20th Century Fox has at last released the first trailer for Logan, the next installment in the X-Men franchise – as well as the (allegedly) final movie that features Hugh Jackman in his career-making role as Wolverine. The Logan trailer has already prompted much in the way of discussion, regarding everything from what the preview reveals about the movie’s bleak futuristic setting, to the trailer’s powerful usage of Johnny Cash’s rendition of the song “Hurt” to reflect where Logan is at, in terms of his physical and spiritual well-being, when the film picks up.
Logan, which revolves around its namesake teaming up with an ailing Professor X (Patrick Stewart) in order to protect a mysterious young girl (Dafne Keen), is seemingly drawing from a variety of comic book sources; the Old Man Logan storyline by Mark Millar being perhaps the best-known example, but also elements of the Uncanny X-Men comics (see the inclusion of the Reavers as villains) and the more-recent Death of Wolverine comics have been seemingly woven into the larger tapestry that is the film here. For his part, Logan director James Mangold says that his approach on the movie was primarily influenced classic film genres and filmmaking techniques… though comic book stylistic elements are certainly part of the X-Men installment’s DNA, too.
Mangold collaborated with Empire on a breakdown of the Logan trailer that touches on several aspects of the preview; including, why Wolverine now forms scars from his past injuries, rather than healing them completely. On the topic of the inspiration for his general directorial approach with Logan, Mangold said:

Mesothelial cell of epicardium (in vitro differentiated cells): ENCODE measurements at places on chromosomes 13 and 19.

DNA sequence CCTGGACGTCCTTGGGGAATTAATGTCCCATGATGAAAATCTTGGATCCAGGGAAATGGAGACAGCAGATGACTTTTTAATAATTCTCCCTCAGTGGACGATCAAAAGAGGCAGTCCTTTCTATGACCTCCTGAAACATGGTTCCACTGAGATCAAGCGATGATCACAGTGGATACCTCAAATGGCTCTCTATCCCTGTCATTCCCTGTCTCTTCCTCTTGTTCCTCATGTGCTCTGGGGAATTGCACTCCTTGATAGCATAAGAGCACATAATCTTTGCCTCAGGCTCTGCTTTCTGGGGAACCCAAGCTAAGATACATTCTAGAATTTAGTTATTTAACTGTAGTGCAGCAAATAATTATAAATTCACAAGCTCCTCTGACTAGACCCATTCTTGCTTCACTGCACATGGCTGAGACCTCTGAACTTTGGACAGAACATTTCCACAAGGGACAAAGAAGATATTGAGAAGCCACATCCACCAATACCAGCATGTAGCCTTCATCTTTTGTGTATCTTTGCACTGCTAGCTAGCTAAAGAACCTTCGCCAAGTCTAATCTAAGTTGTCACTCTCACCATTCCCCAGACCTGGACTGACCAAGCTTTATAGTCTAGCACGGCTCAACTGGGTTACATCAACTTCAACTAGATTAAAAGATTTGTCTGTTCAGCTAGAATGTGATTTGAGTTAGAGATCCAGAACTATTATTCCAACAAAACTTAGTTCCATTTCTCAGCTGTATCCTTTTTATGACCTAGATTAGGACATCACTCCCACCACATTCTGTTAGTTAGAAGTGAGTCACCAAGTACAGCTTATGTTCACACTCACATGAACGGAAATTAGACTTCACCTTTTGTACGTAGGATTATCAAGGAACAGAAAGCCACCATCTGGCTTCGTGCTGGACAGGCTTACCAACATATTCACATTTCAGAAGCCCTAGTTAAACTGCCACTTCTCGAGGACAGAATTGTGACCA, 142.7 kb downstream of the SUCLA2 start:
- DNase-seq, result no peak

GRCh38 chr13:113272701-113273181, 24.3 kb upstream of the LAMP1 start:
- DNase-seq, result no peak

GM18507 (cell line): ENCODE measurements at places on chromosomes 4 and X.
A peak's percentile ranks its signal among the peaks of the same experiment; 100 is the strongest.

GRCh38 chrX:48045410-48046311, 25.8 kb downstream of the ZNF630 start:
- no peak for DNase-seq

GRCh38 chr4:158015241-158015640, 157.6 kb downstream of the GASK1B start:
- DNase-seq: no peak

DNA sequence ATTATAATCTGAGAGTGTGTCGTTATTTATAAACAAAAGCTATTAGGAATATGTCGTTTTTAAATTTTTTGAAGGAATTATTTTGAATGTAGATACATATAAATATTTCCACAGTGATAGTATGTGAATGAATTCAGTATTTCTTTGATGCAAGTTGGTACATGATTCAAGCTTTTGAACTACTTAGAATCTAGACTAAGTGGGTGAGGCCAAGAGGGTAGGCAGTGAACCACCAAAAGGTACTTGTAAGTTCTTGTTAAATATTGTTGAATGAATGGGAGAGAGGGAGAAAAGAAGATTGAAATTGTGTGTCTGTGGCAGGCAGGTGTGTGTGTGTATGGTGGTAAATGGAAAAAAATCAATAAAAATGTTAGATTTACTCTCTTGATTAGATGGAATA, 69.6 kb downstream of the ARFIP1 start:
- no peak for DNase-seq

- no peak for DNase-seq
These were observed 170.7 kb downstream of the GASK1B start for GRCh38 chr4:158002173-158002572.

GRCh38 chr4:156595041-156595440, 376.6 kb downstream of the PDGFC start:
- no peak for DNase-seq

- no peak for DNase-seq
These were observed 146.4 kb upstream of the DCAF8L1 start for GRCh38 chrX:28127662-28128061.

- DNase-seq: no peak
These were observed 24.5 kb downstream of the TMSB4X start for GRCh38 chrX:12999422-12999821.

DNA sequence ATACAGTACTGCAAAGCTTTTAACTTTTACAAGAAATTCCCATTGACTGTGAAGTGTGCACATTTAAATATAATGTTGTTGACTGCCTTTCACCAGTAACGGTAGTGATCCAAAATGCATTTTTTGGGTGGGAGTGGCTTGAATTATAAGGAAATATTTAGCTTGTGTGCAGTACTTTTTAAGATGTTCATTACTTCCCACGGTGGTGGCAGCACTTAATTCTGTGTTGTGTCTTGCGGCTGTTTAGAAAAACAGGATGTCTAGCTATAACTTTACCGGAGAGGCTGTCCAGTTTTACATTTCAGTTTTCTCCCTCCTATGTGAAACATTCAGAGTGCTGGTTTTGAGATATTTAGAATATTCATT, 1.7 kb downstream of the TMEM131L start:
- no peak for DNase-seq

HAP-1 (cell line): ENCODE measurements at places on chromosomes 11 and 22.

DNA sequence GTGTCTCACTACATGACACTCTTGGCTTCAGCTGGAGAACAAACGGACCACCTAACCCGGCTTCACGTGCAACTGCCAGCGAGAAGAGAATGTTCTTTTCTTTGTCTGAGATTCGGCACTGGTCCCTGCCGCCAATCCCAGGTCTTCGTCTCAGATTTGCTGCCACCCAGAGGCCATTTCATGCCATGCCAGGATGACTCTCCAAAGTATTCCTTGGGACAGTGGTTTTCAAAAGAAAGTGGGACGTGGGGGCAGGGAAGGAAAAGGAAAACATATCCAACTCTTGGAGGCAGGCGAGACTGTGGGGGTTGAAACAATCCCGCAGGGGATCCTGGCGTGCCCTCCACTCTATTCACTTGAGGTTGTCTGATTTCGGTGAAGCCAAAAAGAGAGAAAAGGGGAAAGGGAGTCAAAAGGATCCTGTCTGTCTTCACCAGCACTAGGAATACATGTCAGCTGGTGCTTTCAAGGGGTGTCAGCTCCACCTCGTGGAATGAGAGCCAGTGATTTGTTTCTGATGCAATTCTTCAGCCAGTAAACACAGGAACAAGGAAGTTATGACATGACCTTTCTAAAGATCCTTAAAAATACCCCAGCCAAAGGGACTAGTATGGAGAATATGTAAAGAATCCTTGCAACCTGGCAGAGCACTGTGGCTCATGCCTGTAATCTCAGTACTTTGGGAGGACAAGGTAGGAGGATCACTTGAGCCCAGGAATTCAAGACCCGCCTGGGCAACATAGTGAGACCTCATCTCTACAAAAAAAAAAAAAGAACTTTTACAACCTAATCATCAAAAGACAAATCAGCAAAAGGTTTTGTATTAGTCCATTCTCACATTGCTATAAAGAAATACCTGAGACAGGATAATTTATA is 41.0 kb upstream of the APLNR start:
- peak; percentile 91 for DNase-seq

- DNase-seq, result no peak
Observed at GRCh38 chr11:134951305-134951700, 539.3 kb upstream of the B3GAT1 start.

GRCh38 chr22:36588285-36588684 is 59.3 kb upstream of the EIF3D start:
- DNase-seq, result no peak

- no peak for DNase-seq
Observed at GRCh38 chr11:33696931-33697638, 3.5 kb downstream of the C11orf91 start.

“I don’t so much think about comic-book framings but I think about film noir framings and classic Hollywood filmmaking styles, German expressionist filmmaking style of the early part of the last century, which has a lot in common with comic-book art. Strong foregrounds, playing things in depth: you have to make an image say more within that one image. In modern filmmaking everything’s in close-up, so every scene there’s 150 cuts to keep track of what’s going on with every element. I’m trying on this film to set frames that are, in some way, descriptive and yes, are kind of evocative of comic-book panels and also for me classical filmmaking.”
Jackman and Mangold’s first X-Men movie together, The Wolverine, also draws heavily on “film noir framings,” at the same time that it takes cues (both visual and narrative) from Chris Claremont and Frank Miller’s famous “Wolverine in Japan” comic book storyline. Mangold’s approach on Logan appears to resemble to his work on The Wolverine in that respect, seeing as it too draws from “classical” filmmaking techniques – of both the film noir and western variety – in order to create a setting and tone that is as evocative of something like Old Man Logan as it is of Hollywood westerns (and/or more recent neo-western films). Logan itself looks pretty great so far as a result, with the trailer alone featuring a number of shots boasting the “strong foreground” that Mangold was going for.
On top of that, Logan has the advantage of an R Rating: something that could add the extra layer of grit and emotional substance that’s arguably been missing from the Wolverine films to date, Mangold’s by-and-large solid The Wolverine included. Should the actual movie delivers on all this promise, then Logan could indeed prove to be a special addition to the superhero movie genre, like Mangold and his collaborators clearly intend for it to be.
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